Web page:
This is where things get a little controversial. Notices can be placed with a sticker on the unit, notifying the customer of the fees. The problem is that the stickers were constantly being removed (weather conditions, theft, etc.) in some cases, making it appear that the owner wasn’t providing optimal customer service. This problem needed a solution. There had to be a better, more ideal way to apprise the customer of the fees. That answer was in the amendment of the Electronic Fund Transfer Act, more specifically H.R. 4367. This amendment works to protect ATM owners and also to discourage those frivolous lawsuits that were beginning to drastically increase.
The newly reformed ATM Fee Disclosure bill now protects ATM owners as it eliminates the requirements that were originally set forth in the amendment that required ATM owners to have and display a physical sticker which notified customers of the ATM service fees.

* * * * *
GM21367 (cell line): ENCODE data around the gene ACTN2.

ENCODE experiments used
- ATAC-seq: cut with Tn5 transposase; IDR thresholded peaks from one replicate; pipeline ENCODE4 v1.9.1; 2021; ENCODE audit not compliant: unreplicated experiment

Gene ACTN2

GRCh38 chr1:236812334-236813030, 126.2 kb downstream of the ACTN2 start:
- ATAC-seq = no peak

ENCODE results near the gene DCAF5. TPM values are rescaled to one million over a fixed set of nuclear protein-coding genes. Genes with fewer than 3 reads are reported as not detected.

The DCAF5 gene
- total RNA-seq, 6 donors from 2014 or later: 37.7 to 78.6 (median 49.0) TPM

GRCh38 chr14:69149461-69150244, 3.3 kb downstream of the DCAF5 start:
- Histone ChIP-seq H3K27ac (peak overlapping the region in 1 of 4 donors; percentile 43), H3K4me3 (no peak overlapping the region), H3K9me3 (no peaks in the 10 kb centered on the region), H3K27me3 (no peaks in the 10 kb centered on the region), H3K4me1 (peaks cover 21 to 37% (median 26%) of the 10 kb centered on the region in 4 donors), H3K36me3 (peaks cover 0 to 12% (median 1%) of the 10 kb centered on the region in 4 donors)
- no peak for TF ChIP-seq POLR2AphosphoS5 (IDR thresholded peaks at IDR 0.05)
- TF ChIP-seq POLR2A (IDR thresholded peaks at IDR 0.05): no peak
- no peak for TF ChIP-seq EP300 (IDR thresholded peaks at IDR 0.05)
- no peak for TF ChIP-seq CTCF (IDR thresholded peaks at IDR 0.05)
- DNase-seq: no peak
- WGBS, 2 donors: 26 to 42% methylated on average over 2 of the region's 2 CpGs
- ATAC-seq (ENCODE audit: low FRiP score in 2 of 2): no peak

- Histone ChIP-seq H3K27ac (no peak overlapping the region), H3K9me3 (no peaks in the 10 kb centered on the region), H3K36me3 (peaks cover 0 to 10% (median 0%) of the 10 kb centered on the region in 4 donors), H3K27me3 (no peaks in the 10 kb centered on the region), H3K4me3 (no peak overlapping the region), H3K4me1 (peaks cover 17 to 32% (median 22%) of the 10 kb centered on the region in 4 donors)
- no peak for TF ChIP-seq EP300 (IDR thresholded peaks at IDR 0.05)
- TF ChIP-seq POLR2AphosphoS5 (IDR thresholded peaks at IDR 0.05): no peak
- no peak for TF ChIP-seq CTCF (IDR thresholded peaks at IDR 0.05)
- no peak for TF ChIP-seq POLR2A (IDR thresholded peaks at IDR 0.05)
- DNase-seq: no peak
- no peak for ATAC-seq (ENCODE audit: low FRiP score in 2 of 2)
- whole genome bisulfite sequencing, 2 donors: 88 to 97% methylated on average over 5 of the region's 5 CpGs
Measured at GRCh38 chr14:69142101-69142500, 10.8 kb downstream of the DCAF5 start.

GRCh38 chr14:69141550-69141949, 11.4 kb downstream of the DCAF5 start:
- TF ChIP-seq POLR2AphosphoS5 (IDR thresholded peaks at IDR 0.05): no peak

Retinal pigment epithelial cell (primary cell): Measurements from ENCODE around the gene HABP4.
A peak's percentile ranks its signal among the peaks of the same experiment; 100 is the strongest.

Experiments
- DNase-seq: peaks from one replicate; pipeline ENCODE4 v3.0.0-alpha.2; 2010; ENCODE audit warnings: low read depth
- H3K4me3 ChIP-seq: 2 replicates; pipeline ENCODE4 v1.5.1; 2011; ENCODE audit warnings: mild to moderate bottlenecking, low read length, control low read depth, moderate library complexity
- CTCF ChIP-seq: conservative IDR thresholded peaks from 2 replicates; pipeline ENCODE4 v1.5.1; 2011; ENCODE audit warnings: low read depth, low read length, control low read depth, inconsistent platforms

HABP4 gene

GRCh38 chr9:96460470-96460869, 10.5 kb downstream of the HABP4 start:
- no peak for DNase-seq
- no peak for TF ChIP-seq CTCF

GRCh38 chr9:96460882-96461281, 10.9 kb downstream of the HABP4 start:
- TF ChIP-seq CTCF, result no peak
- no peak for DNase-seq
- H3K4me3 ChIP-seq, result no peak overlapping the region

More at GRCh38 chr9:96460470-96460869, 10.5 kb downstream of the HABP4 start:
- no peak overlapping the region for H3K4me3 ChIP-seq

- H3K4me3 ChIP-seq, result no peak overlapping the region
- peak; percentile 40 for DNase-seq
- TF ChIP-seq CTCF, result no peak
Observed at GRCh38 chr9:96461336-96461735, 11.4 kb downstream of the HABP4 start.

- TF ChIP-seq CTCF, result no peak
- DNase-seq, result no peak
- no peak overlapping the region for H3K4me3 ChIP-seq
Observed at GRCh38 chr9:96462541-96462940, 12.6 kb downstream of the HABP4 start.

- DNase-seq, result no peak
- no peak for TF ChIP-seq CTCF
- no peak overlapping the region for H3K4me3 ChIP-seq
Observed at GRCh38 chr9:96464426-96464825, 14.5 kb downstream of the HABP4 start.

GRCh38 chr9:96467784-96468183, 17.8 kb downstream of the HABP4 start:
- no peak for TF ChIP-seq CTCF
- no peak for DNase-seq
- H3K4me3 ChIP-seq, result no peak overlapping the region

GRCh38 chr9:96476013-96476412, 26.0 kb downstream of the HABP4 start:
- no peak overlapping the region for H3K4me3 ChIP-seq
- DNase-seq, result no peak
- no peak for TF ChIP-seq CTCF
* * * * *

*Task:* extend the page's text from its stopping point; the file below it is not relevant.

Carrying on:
ATM Changes for Owners
With the new bill in place, all that ATM owners would be required to do is to continue to apprise customers of the service usage fees, but they can now display that information digitally on the screen. Customers have the option to accept or deny any charges associated with the ATM machine when using it to access cash withdrawals. This new system also eliminates faulty problems that were occurring with the notification stickers and them “getting lost” so frequently. So whether the missing stickers were due to acts of nature or from malicious intent, ATM owners no longer have to worry about lawsuits resulting from not having fee information displayed on the machines.
ATM owners are glad and relieved to know this good news. The problem with the lawsuits was affecting the owners in a very negative way having to constantly defend their compliance with the notifications. With digital notices, customers can and are required to read and accept the full disclosure sentence regarding the fees, and they must do this before the ATM machine continues to transact their request. This means no more misunderstandings, miscommunications and best of all, no more lawsuits.
Personal Service Businesses